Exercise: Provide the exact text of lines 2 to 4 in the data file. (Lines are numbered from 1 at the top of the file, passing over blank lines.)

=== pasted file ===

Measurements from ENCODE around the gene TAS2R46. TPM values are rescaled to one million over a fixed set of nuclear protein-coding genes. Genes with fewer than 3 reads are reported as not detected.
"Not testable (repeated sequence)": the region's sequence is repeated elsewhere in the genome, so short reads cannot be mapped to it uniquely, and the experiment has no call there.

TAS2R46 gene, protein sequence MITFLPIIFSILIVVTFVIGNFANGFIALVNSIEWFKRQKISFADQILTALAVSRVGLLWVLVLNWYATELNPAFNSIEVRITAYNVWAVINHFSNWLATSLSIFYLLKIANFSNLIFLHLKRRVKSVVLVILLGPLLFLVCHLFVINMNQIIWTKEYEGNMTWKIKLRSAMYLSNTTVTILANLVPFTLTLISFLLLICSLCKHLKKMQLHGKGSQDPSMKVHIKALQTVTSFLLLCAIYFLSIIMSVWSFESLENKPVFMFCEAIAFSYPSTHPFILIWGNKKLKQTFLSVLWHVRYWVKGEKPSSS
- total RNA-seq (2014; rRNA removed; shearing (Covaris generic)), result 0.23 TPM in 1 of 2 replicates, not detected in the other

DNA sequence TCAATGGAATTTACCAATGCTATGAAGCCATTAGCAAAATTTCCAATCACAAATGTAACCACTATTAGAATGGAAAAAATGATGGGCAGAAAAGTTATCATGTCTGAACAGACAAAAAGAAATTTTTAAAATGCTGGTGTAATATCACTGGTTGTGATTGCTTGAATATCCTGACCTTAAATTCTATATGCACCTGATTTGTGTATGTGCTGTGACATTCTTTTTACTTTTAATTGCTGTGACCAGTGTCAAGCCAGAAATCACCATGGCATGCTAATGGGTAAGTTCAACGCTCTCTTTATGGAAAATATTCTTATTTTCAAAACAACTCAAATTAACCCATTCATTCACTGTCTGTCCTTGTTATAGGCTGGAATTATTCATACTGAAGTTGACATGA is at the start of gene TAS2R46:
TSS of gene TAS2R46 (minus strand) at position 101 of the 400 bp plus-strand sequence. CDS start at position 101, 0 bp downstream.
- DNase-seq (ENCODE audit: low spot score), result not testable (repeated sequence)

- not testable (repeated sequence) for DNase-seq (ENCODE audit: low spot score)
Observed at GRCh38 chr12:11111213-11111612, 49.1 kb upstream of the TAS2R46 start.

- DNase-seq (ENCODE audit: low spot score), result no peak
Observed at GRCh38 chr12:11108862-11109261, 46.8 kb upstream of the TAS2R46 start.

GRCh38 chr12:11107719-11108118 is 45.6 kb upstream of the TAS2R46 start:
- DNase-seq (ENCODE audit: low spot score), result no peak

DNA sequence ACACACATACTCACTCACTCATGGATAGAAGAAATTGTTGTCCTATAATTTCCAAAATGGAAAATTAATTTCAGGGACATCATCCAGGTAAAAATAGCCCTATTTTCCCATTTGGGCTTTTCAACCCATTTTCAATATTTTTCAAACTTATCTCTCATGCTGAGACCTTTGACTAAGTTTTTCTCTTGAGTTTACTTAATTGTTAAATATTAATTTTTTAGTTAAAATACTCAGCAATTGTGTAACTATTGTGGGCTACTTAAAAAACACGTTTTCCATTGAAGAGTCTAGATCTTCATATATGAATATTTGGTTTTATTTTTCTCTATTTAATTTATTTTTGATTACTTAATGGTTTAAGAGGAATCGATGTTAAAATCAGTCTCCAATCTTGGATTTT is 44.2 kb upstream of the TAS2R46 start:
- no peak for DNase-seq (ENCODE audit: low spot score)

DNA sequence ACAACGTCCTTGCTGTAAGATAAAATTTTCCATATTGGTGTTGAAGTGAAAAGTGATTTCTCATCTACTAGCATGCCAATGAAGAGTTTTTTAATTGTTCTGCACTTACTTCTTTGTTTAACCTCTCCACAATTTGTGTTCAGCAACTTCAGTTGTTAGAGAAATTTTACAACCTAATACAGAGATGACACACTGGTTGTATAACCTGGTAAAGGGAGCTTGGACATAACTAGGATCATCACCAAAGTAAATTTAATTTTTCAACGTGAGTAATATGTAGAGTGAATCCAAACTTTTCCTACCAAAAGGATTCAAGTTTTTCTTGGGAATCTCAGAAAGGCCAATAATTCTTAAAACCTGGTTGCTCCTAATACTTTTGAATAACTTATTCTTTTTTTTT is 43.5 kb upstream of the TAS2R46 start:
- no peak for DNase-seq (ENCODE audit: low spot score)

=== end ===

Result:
"Not testable (repeated sequence)": the region's sequence is repeated elsewhere in the genome, so short reads cannot be mapped to it uniquely, and the experiment has no call there.

TAS2R46 gene, protein sequence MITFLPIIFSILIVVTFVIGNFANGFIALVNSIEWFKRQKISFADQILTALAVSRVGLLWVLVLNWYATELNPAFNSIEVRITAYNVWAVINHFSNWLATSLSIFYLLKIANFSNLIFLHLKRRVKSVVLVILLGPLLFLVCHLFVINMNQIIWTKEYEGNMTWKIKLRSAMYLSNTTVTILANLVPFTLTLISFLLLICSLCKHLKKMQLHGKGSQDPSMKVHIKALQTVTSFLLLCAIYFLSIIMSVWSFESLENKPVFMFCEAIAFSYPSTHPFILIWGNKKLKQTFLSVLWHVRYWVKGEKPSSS
- total RNA-seq (2014; rRNA removed; shearing (Covaris generic)), result 0.23 TPM in 1 of 2 replicates, not detected in the other